At this point, a wafer is no more capable of producing electricity than a sliver of river rock. The wafer is the main building block of a PV cell, but so far its only notable characteristics are its crystal structure and positive potential orientation. All of that changes in the third, multistep, cell-production phase of PV manufacturing.

Etching and diffusing solar cells


In the only phase requiring a designated clean room, a series of intricate chemical and heat treatments converts the blank, grey wafers into productive, blue cells. A so-called texture etch, for instance, removes a tiny layer of silicon, relying on the underlying crystal structure to reveal an irregular pattern of pyramids. The surface of pyramids – so small they’re invisible to the naked eye – absorbs more light.


Next, wafers are moved in cartridges into long, cylindrical, ovenlike chambers in which phosphorus is diffused into a thin layer of the wafer surface. The molecular-level impregnation occurs as the wafer surface is exposed to phosphorus gas at a high heat, a step that gives the surface a negative potential electrical orientation. The combination of that layer and the boron-doped layer below creates a positive-negative, or P/N, junction – a critical partition in the functioning of a PV cell.

Solar cell color printing

Coloring and Printing

The burgeoning, still-grey cells move in trays into heavy vacuum chambers where blue-purple silicon nitride is deposited onto their tops. The coating with silicon nitride – yet another member of the silicon family of materials – is designed to reduce reflection even further in the energy-dense blue end of the light spectrum. It leaves the cells with their final, dark color. Now, the cells can optimally gather photons and produce electricity. They lack, however, any mechanism to collect and forward the power. So, in a series of silkscreen- like steps, metals are printed on both sides of the cell, adding pin-stripe "fingers" and bus-bar circuitry. A functioning cell is born – only sunshine needed.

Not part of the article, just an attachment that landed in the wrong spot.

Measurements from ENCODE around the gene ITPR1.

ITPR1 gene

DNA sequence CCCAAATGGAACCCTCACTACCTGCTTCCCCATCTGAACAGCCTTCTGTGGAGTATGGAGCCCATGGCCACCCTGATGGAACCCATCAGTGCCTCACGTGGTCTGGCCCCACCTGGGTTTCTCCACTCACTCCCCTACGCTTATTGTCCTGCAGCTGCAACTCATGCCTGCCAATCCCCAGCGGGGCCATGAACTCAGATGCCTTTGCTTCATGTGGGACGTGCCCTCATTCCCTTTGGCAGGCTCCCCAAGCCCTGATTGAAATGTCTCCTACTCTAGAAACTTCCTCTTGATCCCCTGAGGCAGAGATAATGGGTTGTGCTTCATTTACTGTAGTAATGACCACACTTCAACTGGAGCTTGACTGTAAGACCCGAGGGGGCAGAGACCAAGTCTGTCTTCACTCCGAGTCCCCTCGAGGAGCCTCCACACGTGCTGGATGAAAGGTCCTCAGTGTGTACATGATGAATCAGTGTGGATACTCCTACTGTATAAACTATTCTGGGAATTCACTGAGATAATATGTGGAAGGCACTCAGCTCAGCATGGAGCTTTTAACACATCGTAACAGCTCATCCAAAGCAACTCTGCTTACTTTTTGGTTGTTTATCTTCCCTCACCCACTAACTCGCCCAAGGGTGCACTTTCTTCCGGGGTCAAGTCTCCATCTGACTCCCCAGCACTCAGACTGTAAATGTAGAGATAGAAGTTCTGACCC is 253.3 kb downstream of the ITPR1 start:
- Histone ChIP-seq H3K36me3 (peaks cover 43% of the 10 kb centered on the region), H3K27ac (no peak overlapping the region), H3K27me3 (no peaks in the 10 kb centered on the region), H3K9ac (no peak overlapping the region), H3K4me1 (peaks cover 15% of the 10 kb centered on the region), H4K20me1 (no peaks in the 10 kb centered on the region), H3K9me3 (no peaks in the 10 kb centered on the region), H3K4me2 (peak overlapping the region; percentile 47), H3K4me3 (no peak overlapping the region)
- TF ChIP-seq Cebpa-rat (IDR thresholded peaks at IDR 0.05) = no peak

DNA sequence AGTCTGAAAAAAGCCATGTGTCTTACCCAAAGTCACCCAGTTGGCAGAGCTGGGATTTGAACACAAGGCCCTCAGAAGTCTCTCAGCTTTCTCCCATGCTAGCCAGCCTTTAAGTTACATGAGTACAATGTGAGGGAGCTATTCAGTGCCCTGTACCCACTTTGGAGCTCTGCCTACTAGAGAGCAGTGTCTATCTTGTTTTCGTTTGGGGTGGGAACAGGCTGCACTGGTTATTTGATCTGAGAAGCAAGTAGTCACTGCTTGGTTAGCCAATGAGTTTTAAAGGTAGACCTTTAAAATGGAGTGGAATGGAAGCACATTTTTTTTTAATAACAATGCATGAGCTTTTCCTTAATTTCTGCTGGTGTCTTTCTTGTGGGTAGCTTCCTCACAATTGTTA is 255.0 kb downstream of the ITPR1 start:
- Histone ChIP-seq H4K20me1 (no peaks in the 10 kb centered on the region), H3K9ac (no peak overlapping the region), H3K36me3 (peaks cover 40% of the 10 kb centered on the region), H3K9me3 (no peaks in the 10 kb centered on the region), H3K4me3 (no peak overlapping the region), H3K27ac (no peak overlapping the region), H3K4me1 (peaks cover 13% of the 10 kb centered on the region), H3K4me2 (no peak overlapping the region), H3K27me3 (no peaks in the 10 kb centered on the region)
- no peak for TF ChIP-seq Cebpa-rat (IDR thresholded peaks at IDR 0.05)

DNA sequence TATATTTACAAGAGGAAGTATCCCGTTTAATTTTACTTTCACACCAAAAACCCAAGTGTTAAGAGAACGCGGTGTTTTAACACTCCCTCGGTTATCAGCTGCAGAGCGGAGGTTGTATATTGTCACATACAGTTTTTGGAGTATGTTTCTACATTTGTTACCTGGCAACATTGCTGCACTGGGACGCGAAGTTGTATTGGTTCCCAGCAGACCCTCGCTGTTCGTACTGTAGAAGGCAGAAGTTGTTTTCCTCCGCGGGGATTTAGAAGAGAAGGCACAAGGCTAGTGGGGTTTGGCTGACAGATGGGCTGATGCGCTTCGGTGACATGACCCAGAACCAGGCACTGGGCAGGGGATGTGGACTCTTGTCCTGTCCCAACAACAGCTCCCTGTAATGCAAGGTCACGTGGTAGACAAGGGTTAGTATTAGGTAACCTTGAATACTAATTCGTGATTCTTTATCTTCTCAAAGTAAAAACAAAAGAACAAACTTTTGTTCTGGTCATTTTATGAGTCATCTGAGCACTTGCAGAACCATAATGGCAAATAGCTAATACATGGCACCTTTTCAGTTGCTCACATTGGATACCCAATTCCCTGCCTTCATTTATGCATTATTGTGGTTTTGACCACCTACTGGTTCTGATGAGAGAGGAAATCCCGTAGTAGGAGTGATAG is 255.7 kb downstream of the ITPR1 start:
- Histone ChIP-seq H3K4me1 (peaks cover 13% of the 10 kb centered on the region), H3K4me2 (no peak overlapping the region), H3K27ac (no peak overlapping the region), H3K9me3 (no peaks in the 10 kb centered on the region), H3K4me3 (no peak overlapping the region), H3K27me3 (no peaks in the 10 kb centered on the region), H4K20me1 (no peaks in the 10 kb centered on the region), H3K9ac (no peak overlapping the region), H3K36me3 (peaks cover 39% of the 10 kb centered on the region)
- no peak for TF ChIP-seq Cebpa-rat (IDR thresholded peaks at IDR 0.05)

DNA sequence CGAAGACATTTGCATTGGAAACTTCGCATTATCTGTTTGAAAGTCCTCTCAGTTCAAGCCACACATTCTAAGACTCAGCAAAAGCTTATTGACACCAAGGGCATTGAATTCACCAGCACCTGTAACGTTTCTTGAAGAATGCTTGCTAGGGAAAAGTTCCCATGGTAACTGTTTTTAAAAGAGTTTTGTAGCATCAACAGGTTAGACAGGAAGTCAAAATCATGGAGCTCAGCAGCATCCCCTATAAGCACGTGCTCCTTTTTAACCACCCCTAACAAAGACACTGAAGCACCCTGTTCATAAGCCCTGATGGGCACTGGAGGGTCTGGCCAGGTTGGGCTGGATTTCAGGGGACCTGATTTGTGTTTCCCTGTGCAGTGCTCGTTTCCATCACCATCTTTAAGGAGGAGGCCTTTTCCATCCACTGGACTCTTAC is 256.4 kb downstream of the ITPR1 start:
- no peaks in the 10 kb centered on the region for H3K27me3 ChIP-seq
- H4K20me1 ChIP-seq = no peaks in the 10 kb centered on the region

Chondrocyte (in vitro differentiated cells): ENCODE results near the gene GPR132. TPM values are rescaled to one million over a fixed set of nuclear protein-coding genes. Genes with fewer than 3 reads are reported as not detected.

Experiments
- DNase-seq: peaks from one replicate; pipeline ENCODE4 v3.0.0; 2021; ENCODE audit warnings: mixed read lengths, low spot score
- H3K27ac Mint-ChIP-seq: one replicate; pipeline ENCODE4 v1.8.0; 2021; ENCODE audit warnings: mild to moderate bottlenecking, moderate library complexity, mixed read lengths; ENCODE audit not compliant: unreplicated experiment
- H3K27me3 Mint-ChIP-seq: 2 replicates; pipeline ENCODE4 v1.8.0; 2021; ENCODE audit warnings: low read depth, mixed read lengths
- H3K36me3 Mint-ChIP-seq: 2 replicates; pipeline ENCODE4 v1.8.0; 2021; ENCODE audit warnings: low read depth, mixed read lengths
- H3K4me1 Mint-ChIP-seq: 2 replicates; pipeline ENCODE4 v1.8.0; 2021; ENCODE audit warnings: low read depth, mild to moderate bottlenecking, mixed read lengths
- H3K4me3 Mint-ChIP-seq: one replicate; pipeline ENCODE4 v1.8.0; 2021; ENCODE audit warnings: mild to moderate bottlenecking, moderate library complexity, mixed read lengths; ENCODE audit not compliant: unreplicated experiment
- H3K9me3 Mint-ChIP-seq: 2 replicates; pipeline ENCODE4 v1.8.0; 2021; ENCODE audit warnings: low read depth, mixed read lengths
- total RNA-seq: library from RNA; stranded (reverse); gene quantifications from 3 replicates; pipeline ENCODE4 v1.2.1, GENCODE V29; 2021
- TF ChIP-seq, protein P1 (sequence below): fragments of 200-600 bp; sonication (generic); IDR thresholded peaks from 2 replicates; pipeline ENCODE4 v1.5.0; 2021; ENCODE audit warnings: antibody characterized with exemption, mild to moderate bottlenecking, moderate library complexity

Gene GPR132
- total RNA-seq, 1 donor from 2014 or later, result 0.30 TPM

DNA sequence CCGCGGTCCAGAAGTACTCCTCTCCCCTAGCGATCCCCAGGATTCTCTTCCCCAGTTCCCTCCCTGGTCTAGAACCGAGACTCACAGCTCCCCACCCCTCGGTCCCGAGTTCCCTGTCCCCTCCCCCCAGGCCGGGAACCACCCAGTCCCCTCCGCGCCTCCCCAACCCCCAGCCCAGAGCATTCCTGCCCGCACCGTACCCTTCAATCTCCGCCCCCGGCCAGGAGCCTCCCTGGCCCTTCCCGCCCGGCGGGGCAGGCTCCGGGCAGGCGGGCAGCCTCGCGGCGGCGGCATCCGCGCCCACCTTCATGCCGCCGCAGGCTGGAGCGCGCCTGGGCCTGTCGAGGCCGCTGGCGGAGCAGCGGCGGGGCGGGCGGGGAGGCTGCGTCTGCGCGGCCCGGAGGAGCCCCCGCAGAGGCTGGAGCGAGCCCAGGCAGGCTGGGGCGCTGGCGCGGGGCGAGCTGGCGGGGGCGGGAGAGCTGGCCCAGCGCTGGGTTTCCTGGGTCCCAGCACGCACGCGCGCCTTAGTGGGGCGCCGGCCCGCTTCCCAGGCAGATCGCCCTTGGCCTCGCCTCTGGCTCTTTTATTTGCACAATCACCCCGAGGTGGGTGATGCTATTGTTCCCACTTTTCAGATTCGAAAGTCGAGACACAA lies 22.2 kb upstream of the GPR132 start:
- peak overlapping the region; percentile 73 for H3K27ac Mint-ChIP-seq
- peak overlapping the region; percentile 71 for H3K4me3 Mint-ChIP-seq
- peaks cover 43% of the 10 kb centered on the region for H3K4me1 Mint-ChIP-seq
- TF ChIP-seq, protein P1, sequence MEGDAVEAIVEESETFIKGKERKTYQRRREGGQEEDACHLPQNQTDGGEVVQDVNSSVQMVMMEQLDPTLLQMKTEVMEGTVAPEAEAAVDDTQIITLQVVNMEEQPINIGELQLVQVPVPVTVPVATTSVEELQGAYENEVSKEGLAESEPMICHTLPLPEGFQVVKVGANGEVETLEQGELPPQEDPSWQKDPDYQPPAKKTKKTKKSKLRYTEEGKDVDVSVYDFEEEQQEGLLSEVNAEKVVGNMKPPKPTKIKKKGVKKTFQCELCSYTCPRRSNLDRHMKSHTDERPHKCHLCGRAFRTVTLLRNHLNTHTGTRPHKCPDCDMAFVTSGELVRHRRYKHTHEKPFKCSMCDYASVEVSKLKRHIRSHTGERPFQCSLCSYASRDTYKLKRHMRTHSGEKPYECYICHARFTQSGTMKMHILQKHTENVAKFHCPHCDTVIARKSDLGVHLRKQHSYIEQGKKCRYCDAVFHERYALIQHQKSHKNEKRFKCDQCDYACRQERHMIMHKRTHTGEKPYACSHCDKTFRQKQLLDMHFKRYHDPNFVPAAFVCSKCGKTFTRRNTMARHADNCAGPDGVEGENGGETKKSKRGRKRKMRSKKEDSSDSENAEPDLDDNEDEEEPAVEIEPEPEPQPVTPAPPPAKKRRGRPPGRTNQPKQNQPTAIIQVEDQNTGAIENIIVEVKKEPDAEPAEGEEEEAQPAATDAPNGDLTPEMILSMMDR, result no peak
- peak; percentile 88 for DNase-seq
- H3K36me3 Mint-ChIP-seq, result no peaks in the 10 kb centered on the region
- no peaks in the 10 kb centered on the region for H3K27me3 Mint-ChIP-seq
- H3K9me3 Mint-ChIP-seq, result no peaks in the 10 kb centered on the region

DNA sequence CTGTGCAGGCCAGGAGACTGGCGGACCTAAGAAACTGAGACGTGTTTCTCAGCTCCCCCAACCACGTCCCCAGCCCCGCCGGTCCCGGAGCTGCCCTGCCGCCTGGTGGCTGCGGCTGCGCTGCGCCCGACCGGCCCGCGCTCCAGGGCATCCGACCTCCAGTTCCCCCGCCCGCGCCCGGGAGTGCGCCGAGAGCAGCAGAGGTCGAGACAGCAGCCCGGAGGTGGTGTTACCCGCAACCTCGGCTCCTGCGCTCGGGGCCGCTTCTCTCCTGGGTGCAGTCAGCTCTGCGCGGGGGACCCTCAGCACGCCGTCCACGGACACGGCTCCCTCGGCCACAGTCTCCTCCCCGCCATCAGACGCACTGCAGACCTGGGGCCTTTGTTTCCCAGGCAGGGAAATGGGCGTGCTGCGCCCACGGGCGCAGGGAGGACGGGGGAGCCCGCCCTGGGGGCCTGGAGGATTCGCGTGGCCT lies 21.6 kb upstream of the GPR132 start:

Soldering the solar cells in preparation for assembling the solar panelStringing cells into solar panels

Each phase of production depends on processes with flavors all their own. Careful control of heating and cooling dominates crystal growing. Wafering employs abrasion and cutting. Cell production concentrates on chemistry. Any factory process would be incomplete without a final assembly step, and in PV such a step is known as moduling.


At SolarWorld, module manufacturing is a highly automated process, relying on robust steel robotics to undertake the increasingly heavy lifting of assembling lightweight PV cells into modules weighing around 45 pounds apiece. Each robotic tool works within a safety fence that, by design, excludes people. First, cells are soldered together into strings of 10, using an over-under-over-under pattern of metal connectors to link the cells. Six strings are laid out to form a rectangular matrix of 60 cells. Each matrix is laminated onto glass.

Automation process for making solar panelsFraming

To become a module, however, each laminate requires not only a frame to provide protection against weather and other impacts but also a junction box to enable connections among modules or with an inverter-bound conduit. Robots affix those, too.

Inspecting the quality of every solar panelInspection and Shipping

Careful cleaning and inspection provide final touches before each module can be palletized for delivery to homes and businesses.